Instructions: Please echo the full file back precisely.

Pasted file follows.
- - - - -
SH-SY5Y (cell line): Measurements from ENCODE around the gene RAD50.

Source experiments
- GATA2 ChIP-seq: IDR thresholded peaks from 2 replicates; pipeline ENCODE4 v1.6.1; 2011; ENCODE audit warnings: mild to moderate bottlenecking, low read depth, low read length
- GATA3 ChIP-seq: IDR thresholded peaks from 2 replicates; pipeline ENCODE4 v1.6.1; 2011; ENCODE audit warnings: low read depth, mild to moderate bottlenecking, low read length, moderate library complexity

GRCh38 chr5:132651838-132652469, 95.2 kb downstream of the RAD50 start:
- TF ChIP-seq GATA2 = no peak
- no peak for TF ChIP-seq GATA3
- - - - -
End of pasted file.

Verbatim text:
SH-SY5Y (cell line): Measurements from ENCODE around the gene RAD50.

Source experiments
- GATA2 ChIP-seq: IDR thresholded peaks from 2 replicates; pipeline ENCODE4 v1.6.1; 2011; ENCODE audit warnings: mild to moderate bottlenecking, low read depth, low read length
- GATA3 ChIP-seq: IDR thresholded peaks from 2 replicates; pipeline ENCODE4 v1.6.1; 2011; ENCODE audit warnings: low read depth, mild to moderate bottlenecking, low read length, moderate library complexity

GRCh38 chr5:132651838-132652469, 95.2 kb downstream of the RAD50 start:
- TF ChIP-seq GATA2 = no peak
- no peak for TF ChIP-seq GATA3